15. Jack Briggs

    Jack Briggs Executive Producer

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    Morgan, as noted, for your suggested sentence to be grammatically correct, either change "writer" to "writers," or rephrase it to say, "A good writer should know that he or she can have an impact on the world."

    The object "they" must correspond with the subject. Otherwise, the sentence is wrong.
     
  16. Rex Bachmann

    Rex Bachmann Screenwriter

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    The gender point above is is a "retrocontroversy", reminiscent of the topic of a very recent thread on attempts to legislate and litigate language usage in this country, specifically, pronoun gender usage.
    The English-speaking public has already spoken and the solution to the unknown (or unrevealed) gender/number in English discourse is . . . the use of they.
    Purists like---well, like me---may not like it, but the plural is used more and more in everyday spoken language to designate the undefined or unknown gender of a third person.
    Sally, the ticket-taker, turns to the crowd full of men and women waiting to get into some sporting or other entertainment event:
    "Who has their ticket ready?" (And I would bet that, even if the crowd were all-male, she would still say the same thing.)
    Ben Menix wrote:
     
  17. Ben Menix

    Ben Menix Stunt Coordinator

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    Rex,
    I was not referring to written language, I was indeed referring to spoken language. You appear to have missed the point of my statements entirely, although it would appear that we actually share a similar opinion on languages.
    What happens when a man from Australia, a man from New Jersey, and a man from London meet on the street? Are they able to communicate, however poorly? Generally; yes, they are. The trouble they have communicating is due to accents, slang, dialect, etc. The communication is sucessful because there is a common root language that does not change.
    Not only does an English root language exist, it is necessary. Consider the widespread adoption of English as an international technical and financial language. If there were not an established, common root English language, this would be neither possible nor desirable.
    Have you read 20,000 Leagues Under the Sea lately? There is a wonderful example of *reversion* to a root language that makes an interesting discussion point.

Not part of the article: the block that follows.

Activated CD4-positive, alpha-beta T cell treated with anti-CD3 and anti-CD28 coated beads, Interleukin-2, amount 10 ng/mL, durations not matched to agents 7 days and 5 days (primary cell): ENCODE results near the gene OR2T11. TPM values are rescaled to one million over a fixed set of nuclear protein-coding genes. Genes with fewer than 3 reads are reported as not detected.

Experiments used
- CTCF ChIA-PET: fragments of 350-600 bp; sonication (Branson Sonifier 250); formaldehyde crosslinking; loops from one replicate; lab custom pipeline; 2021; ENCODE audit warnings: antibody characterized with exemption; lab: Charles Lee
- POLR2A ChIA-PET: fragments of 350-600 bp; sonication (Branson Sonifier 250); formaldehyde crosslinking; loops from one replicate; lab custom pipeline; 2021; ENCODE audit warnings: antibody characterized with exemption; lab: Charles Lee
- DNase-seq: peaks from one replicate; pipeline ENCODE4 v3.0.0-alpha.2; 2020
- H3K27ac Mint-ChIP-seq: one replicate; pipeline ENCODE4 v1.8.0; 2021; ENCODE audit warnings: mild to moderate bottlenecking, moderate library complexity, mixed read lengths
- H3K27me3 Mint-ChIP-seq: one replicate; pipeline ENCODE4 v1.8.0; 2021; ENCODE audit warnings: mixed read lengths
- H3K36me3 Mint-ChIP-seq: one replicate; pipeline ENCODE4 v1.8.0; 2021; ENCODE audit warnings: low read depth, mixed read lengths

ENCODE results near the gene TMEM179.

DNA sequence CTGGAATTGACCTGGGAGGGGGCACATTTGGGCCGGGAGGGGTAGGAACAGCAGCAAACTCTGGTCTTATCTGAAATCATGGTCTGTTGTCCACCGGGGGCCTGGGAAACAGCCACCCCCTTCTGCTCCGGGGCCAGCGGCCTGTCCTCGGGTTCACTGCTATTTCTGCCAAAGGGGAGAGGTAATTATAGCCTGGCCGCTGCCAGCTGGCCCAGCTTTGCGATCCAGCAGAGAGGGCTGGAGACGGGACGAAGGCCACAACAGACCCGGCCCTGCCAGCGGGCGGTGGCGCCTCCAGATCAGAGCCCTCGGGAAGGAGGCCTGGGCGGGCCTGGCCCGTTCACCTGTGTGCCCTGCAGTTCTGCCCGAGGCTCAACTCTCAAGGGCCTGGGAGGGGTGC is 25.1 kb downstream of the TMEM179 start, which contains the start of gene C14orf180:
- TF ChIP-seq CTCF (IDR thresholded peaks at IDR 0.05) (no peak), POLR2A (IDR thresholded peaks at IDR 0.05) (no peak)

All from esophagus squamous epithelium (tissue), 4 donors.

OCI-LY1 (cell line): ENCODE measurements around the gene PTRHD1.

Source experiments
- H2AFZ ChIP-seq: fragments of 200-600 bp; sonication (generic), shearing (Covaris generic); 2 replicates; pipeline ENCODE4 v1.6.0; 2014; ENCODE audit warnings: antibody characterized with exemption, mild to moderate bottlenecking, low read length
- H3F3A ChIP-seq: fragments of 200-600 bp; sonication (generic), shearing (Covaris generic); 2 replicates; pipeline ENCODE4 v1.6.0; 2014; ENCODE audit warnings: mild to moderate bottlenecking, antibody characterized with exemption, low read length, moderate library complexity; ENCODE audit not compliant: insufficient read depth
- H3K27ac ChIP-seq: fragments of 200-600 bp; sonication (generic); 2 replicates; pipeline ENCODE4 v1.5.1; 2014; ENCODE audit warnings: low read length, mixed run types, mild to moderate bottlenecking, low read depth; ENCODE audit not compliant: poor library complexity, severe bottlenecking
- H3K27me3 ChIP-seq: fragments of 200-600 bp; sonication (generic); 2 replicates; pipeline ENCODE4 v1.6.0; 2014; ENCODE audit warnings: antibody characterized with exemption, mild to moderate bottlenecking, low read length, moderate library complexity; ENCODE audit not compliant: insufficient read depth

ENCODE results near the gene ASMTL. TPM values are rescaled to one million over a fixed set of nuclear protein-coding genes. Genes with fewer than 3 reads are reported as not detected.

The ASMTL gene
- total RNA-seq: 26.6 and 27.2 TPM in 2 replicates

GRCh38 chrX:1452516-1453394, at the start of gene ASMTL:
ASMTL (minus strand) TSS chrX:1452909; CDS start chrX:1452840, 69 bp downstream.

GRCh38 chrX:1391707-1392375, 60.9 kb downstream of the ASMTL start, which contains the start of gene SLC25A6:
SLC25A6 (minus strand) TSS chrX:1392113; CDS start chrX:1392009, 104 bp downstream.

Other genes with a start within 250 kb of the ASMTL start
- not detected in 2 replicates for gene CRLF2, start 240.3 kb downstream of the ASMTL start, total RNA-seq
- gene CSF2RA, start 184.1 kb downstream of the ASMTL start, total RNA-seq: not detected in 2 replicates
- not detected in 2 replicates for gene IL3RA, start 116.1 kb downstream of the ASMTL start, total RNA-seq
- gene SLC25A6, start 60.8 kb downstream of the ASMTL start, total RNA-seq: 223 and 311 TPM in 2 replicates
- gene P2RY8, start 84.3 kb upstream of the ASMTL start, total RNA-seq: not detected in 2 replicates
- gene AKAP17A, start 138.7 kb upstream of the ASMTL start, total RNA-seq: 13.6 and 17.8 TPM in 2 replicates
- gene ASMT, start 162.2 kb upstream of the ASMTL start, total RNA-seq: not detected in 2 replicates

Ben Menix
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  18. Aaron Copeland

    Aaron Copeland Second Unit

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  19. Ryan Wright

    Ryan Wright Screenwriter

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    My opinion has already been stated multiple times in the thread Rex linked to.
    Suffice it to say, using "he/she", "they", etc, is "politically correct." People who choose to be offended by the use of the proper "he" will not change me. I refuse to subscribe to P.C. bullshit; I figure if my speech offends you, that's your problem, not mine.
    I won't walk on ice around these emotionally unstable people. I tell it like it is and if someone doesn't like that, I have only three words for them: Deal with it.
     
  20. Janna S

    Janna S Second Unit

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    I've had an interesting ongoing debate with an appellate judge in this state about the singular noun/plural pronoun debate. He mixes the two, and I do not. I found an interesting web page about this - see http://www.crossmyt.com/hc/linghebr/austheir.html.
    I don't like the trend, for reasons that have nothing to do with my emotional stability, but I understand what's happening.
    I do believe that the exclusive use of the masculine pronoun contributes to gender assumptions. I have seen many examples of this in my career as a teacher, a lawyer, and a judge. I also understand the backlash against the goal of gender neutrality. Time will tell.
    And I am guilty of making assumptions as well. For example, I make assumptions about people who contribute to a discussion about language yet do not use "its" and "it's" properly. And about people who believe name calling contributes to a discussion.